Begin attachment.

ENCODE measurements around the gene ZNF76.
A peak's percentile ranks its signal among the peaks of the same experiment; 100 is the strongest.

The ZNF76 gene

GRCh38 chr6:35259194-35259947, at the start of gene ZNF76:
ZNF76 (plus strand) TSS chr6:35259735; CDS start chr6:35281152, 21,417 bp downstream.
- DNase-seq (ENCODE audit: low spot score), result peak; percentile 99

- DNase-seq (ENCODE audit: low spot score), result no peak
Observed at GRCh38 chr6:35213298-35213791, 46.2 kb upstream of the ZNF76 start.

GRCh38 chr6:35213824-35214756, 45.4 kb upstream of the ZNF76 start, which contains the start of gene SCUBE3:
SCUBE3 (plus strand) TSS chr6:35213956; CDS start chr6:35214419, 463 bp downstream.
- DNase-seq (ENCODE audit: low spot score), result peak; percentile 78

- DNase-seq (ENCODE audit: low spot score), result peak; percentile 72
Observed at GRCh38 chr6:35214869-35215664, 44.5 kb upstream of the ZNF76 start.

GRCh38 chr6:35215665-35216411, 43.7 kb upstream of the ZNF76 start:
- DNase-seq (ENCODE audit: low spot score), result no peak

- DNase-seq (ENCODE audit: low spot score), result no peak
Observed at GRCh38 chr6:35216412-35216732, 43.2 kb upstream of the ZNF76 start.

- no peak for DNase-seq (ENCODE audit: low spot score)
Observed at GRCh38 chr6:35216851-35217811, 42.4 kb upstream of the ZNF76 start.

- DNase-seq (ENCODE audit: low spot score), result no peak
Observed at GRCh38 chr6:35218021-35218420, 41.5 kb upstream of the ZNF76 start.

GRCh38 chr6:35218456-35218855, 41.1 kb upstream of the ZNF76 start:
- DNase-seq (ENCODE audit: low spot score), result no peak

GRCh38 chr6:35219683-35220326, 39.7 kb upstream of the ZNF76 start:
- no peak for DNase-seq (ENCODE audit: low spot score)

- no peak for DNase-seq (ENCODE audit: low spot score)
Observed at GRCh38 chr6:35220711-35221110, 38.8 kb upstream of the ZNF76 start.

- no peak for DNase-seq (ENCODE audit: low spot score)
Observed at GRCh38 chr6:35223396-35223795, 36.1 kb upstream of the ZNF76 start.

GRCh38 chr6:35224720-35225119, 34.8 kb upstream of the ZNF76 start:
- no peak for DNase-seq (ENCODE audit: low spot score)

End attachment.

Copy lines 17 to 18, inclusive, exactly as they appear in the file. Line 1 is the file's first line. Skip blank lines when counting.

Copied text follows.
Observed at GRCh38 chr6:35216412-35216732, 43.2 kb upstream of the ZNF76 start.

- no peak for DNase-seq (ENCODE audit: low spot score)